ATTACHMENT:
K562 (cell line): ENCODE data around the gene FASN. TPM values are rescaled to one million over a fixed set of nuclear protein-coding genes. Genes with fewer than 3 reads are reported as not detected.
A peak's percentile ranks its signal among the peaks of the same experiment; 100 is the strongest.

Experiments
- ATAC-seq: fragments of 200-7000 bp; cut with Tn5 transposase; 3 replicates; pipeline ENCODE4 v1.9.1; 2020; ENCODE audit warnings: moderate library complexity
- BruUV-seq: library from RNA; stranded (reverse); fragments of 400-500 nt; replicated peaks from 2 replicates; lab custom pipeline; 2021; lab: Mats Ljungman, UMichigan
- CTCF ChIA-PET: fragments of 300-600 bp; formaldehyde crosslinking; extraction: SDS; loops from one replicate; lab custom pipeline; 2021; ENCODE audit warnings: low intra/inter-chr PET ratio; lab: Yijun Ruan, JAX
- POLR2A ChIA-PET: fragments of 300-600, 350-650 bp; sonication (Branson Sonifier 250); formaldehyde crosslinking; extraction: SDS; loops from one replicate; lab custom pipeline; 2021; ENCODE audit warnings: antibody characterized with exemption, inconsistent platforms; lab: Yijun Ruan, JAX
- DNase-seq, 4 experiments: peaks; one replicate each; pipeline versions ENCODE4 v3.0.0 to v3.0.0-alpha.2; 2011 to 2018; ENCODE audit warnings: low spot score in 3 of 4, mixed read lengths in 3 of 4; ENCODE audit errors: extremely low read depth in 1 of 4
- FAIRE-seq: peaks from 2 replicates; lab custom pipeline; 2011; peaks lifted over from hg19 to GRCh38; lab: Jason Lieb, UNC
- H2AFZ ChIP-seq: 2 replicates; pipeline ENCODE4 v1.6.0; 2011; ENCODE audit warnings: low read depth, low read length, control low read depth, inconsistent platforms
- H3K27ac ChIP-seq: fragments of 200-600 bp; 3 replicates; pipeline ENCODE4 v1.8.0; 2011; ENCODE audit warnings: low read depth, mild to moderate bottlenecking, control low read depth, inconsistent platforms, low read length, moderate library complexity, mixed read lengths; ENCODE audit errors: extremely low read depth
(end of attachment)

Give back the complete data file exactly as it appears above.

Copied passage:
K562 (cell line): ENCODE data around the gene FASN. TPM values are rescaled to one million over a fixed set of nuclear protein-coding genes. Genes with fewer than 3 reads are reported as not detected.
A peak's percentile ranks its signal among the peaks of the same experiment; 100 is the strongest.

Experiments
- ATAC-seq: fragments of 200-7000 bp; cut with Tn5 transposase; 3 replicates; pipeline ENCODE4 v1.9.1; 2020; ENCODE audit warnings: moderate library complexity
- BruUV-seq: library from RNA; stranded (reverse); fragments of 400-500 nt; replicated peaks from 2 replicates; lab custom pipeline; 2021; lab: Mats Ljungman, UMichigan
- CTCF ChIA-PET: fragments of 300-600 bp; formaldehyde crosslinking; extraction: SDS; loops from one replicate; lab custom pipeline; 2021; ENCODE audit warnings: low intra/inter-chr PET ratio; lab: Yijun Ruan, JAX
- POLR2A ChIA-PET: fragments of 300-600, 350-650 bp; sonication (Branson Sonifier 250); formaldehyde crosslinking; extraction: SDS; loops from one replicate; lab custom pipeline; 2021; ENCODE audit warnings: antibody characterized with exemption, inconsistent platforms; lab: Yijun Ruan, JAX
- DNase-seq, 4 experiments: peaks; one replicate each; pipeline versions ENCODE4 v3.0.0 to v3.0.0-alpha.2; 2011 to 2018; ENCODE audit warnings: low spot score in 3 of 4, mixed read lengths in 3 of 4; ENCODE audit errors: extremely low read depth in 1 of 4
- FAIRE-seq: peaks from 2 replicates; lab custom pipeline; 2011; peaks lifted over from hg19 to GRCh38; lab: Jason Lieb, UNC
- H2AFZ ChIP-seq: 2 replicates; pipeline ENCODE4 v1.6.0; 2011; ENCODE audit warnings: low read depth, low read length, control low read depth, inconsistent platforms
- H3K27ac ChIP-seq: fragments of 200-600 bp; 3 replicates; pipeline ENCODE4 v1.8.0; 2011; ENCODE audit warnings: low read depth, mild to moderate bottlenecking, control low read depth, inconsistent platforms, low read length, moderate library complexity, mixed read lengths; ENCODE audit errors: extremely low read depth